The Role of the Traditional Birth Attendant in Rural Jamaica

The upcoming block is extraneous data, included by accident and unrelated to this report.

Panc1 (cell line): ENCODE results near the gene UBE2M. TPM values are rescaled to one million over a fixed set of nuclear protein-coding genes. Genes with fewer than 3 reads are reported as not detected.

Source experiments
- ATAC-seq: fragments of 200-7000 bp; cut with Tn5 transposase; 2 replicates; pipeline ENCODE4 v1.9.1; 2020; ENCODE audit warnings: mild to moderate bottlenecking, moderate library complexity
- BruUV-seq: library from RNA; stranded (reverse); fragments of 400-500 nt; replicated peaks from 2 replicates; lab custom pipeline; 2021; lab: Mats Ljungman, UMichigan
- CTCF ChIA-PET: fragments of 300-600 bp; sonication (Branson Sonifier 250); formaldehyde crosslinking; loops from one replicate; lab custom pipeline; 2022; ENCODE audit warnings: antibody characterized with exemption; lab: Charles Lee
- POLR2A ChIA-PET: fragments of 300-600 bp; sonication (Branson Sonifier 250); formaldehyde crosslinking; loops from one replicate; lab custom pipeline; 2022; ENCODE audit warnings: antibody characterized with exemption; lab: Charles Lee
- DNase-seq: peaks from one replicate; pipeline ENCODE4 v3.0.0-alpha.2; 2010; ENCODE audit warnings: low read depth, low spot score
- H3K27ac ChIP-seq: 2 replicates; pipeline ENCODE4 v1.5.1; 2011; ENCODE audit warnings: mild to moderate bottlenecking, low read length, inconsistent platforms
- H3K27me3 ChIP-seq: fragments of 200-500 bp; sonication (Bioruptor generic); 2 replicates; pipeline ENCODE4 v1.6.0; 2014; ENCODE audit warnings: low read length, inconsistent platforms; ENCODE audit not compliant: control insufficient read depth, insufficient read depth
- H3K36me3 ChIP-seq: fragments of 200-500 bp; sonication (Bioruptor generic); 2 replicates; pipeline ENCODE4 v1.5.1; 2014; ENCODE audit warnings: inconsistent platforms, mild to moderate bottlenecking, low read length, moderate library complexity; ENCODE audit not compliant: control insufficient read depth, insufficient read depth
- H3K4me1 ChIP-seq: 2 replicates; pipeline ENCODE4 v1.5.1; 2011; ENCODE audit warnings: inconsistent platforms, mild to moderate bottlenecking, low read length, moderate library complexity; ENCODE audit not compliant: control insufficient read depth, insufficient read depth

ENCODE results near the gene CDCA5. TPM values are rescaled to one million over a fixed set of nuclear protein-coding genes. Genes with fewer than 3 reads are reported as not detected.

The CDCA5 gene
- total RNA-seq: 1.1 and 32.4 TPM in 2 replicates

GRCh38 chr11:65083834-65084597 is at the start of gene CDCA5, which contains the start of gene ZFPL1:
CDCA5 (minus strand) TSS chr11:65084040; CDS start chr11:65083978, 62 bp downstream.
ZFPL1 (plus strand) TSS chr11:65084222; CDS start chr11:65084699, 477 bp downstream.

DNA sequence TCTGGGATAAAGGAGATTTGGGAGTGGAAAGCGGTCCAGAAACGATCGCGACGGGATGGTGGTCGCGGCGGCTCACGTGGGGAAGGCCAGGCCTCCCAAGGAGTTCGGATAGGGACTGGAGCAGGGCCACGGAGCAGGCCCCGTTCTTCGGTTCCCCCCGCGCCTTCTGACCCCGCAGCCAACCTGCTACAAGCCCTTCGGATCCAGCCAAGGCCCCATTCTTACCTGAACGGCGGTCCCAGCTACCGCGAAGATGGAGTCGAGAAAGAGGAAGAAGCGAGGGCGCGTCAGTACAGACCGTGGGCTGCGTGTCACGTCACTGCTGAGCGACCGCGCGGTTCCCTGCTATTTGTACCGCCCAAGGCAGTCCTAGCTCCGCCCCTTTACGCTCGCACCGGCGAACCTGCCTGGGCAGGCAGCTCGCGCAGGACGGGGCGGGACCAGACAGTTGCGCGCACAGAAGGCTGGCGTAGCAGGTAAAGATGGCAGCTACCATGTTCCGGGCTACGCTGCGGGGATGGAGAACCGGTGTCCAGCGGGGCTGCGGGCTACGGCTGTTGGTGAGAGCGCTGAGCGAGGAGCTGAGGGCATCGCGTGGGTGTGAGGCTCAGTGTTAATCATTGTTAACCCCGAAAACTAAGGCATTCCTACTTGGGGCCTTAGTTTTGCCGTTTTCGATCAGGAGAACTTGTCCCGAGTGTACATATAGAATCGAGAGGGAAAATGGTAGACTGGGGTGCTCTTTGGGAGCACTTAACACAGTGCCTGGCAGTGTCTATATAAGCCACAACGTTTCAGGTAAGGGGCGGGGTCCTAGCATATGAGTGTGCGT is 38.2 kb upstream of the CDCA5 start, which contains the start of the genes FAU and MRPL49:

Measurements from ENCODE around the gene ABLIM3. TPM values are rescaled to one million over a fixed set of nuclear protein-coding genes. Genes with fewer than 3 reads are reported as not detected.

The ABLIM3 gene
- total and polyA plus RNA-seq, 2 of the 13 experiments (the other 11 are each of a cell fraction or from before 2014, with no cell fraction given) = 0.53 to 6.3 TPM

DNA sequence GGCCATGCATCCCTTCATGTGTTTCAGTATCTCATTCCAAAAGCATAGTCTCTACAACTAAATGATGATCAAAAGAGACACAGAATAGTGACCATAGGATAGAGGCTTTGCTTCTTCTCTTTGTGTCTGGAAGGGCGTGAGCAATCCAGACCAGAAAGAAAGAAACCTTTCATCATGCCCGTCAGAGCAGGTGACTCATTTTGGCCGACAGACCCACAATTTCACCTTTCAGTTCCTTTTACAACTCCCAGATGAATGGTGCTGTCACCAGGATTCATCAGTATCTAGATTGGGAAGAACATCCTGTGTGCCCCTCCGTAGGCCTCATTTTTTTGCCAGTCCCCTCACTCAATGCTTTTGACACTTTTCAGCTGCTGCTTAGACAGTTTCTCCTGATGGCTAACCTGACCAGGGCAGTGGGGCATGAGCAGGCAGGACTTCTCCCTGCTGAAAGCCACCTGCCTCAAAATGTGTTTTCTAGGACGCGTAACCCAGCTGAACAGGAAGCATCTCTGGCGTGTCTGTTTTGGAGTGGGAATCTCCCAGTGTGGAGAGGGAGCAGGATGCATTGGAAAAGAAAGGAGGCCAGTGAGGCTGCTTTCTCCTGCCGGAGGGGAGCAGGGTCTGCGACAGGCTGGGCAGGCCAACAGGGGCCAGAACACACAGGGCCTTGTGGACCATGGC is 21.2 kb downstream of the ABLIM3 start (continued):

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According to the World Health Organization, a Traditional Birth Attendant is an individual"who assists the mother at childbirth and who initially acquired her skills in delivering babies by herself or by working with other traditional birth attendants"(Feyi-Wabaso, p.676). As a product of a society which values the biomedical approach to the human body, 1 have a difficult time understanding why a woman would choose a birth attendant with no formal medical training. In the United States, one deals with normal biological acts, such as giving birth, with full preparation for the worst. Our medical approach is focused upon the pathological. Yet, while childbirth is a biological act, the practices and customs surrounding childbirth are a reflection of the culture in which the birth takes place. To understand why a woman might choose to be attended by a traditional birth attendant during birth, one would have to examine the culture in which the traditional birth attendant is the provider of health care to new mothers and infants, chosen over the biomedical doctor. In order to explore the perceptions regarding traditional birth attendants in a developing countries, I traveled to central Jamaica. Jamaica is a Caribbean island nation with a relatively well developed primary health care system in comparison with other developing countries. Yet, in the interior of the island, many women are still delivered with traditional birth attendants, who are called nanas. Much of the interior is rather isolated and rural. Those in the interior are generally farmers who still hold on to their traditional beliefs, as they are largely unaffected by increased modernization. While care is offered by the primary health care system, though it is far less available than in urban areas, women often choose the traditional method of delivery over that offered by trained health care workers. With the help of the Jamaican Ministry of Health, I was able to locate a traditional birth attendant with whom I could live with and study. I spent seven weeks with Miss Selma, in the district of Hedding. There I accompanied heron one birth, and observed her place in rural Jamaican society. I interviewed a number of women who had been attended by Miss Selma, as well as with a trained domiciliary midwife or in a hospital. Through these interviews, as well observations, I began to have a sense of why many women choose to the traditional method of delivery over medical practices which are often perceived to be safer.